Harris: The results were pretty robust. We had very strong epidemiological and statistical teams and a large number of healthcare workers. There was nothing to suggest that different aspects of the hospital were putting them at increased risk. We double- and triple-checked all the community findings with different [methods]. The healthcare workers who were getting it were driving in their cars unmasked with other healthcare workers, or they were letting their guard down at home — understandably. These results are really important to get out there, to alleviate the anxiety of healthcare workers with the basic message to keep doing what you’re doing and follow all of the guidance. In some ways, you are safer in the hospital than you are outside.

HEH: PPE use early on was not ideal, but that changed as the pandemic continued.

Harris: It’s a good point. Early on when there were massive PPE shortages — our healthcare workers were wearing surgical masks [instead of] N95s — I think that’s when problems were arising. A limitation of our study that we did acknowledge is that these policies in the participating facilities were changing throughout. It was really hard to tease out things [and conclude] “universal masking is what led to this,” or “proper compliance with N95s.” We couldn’t really tease out what worked and what didn’t. We could just say at these institutions that prioritized following the CDC guidance, we have fairly robust infection prevention practices. We did a lot of education and a lot of compliance monitoring. In these type of settings, healthcare workers were safe.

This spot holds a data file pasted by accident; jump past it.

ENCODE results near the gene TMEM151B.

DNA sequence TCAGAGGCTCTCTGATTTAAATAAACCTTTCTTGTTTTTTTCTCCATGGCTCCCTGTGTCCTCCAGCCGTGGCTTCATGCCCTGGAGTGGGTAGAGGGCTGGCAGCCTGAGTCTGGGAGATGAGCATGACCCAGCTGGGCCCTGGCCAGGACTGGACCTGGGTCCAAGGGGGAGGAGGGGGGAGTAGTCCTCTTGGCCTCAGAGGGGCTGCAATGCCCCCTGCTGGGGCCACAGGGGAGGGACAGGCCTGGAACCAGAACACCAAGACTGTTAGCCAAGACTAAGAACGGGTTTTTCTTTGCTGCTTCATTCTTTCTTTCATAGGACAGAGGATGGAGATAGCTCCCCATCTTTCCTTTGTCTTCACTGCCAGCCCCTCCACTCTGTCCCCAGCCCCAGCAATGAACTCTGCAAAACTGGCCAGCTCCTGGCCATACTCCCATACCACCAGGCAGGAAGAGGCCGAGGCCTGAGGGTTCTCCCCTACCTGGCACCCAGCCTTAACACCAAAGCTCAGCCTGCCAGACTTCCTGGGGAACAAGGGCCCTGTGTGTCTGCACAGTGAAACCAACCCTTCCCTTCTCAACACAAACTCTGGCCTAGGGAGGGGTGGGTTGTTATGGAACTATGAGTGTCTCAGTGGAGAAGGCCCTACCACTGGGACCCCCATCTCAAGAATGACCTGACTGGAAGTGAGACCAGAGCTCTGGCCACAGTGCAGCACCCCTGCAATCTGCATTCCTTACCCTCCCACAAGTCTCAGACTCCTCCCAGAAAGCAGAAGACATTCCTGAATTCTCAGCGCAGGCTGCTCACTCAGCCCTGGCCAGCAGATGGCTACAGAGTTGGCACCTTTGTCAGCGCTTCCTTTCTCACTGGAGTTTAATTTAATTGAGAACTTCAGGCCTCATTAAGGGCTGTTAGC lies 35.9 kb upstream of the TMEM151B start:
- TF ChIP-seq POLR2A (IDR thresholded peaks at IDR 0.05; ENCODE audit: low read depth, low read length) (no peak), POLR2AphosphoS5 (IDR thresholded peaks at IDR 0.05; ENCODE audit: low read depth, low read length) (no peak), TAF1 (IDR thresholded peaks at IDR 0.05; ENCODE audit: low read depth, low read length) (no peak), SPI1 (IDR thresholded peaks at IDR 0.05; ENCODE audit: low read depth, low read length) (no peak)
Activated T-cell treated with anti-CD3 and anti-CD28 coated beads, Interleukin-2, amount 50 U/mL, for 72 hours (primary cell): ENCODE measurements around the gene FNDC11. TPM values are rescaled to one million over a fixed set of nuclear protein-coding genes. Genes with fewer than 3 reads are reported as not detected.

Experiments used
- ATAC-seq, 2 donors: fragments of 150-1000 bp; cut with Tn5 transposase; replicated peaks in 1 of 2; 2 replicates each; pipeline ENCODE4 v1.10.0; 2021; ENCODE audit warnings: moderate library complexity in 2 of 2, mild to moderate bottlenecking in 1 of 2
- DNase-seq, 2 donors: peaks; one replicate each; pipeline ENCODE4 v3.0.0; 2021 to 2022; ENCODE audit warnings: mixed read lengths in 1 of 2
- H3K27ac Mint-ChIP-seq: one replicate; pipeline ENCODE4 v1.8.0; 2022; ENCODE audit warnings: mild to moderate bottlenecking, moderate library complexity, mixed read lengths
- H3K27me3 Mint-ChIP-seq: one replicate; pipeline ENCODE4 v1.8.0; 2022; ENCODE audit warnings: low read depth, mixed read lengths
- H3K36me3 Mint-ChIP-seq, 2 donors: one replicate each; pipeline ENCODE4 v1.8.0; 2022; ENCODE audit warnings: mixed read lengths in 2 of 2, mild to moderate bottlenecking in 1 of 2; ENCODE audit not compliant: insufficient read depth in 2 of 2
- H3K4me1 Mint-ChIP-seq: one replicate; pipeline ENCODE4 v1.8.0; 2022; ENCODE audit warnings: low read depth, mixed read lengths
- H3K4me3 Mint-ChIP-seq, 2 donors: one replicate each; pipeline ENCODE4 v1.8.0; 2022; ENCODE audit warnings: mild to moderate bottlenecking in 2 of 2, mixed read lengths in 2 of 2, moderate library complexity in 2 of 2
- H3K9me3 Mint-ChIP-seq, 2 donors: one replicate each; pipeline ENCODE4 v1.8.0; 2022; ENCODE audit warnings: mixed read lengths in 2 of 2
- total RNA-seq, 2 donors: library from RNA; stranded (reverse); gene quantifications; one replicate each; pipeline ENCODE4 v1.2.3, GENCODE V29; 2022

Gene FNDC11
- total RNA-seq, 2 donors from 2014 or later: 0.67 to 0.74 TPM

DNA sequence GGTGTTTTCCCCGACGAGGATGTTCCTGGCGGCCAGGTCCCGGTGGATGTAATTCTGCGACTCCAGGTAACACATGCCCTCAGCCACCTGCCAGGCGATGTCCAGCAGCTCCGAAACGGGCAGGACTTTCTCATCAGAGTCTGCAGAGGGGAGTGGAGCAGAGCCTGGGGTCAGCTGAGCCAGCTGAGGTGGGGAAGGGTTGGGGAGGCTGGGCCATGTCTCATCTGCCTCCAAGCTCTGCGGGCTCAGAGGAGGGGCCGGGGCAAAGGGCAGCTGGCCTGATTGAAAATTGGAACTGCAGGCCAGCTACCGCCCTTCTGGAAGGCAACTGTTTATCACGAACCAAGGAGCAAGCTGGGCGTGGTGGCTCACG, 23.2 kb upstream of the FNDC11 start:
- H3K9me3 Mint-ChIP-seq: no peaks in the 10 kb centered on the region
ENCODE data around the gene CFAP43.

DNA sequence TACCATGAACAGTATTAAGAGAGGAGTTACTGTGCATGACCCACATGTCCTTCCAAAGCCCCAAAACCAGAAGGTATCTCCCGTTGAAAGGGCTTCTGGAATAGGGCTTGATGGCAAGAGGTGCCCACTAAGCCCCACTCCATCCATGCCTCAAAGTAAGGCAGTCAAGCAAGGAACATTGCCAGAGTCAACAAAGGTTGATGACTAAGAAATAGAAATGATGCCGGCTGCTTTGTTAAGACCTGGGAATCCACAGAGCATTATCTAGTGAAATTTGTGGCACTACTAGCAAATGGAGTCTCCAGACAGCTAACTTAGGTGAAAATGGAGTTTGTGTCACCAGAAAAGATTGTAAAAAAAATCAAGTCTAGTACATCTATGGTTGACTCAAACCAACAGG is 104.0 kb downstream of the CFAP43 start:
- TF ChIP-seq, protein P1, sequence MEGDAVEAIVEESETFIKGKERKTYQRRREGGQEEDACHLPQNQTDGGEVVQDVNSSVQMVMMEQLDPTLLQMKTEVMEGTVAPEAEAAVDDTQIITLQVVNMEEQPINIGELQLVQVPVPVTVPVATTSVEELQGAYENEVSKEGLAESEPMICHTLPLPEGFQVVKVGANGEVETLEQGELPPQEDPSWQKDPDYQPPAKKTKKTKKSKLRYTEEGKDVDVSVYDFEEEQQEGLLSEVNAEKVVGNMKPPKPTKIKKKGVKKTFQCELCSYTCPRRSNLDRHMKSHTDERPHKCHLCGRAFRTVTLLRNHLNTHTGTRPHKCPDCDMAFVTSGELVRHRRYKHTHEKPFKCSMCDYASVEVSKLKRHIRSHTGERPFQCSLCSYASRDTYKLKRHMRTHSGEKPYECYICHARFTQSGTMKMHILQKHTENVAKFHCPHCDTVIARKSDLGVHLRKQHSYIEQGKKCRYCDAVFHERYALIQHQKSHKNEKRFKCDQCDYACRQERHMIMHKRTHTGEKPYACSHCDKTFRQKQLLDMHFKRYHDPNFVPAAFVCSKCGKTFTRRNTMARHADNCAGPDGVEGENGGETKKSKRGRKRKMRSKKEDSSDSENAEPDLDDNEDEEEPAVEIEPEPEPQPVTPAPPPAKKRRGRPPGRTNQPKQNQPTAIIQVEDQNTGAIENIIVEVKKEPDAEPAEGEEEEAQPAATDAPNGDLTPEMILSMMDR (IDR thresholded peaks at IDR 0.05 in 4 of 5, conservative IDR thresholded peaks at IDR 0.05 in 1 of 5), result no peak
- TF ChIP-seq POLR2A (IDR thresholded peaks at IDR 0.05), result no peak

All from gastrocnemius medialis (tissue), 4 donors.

HEH: What are the implications for your study in situations where an HCW might think their COVID-19 infection was occupational? They could be eligible for workers’ compensation or benefits.

Harris: That’s a really difficult situation to comment on. That’s always the question, whether it is a healthcare worker or a patient: Where, exactly, did they get it from? Healthcare workers are not bubbled in the hospital. It’s really difficult to tell. From a similar point of view, if a patient gets it four days [after hospitalization], did they get it in the hospital? Did they come in with it? It’s hard to pinpoint.